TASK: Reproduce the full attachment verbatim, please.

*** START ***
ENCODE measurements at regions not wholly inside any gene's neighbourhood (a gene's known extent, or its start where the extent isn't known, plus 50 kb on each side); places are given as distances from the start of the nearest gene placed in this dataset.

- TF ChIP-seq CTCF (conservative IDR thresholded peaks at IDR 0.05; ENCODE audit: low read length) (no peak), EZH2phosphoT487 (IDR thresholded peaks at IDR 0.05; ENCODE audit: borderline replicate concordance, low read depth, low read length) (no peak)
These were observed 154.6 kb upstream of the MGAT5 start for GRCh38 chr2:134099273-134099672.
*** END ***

ENCODE measurements at regions not wholly inside any gene's neighbourhood (a gene's known extent, or its start where the extent isn't known, plus 50 kb on each side); places are given as distances from the start of the nearest gene placed in this dataset.

- TF ChIP-seq CTCF (conservative IDR thresholded peaks at IDR 0.05; ENCODE audit: low read length) (no peak), EZH2phosphoT487 (IDR thresholded peaks at IDR 0.05; ENCODE audit: borderline replicate concordance, low read depth, low read length) (no peak)
These were observed 154.6 kb upstream of the MGAT5 start for GRCh38 chr2:134099273-134099672.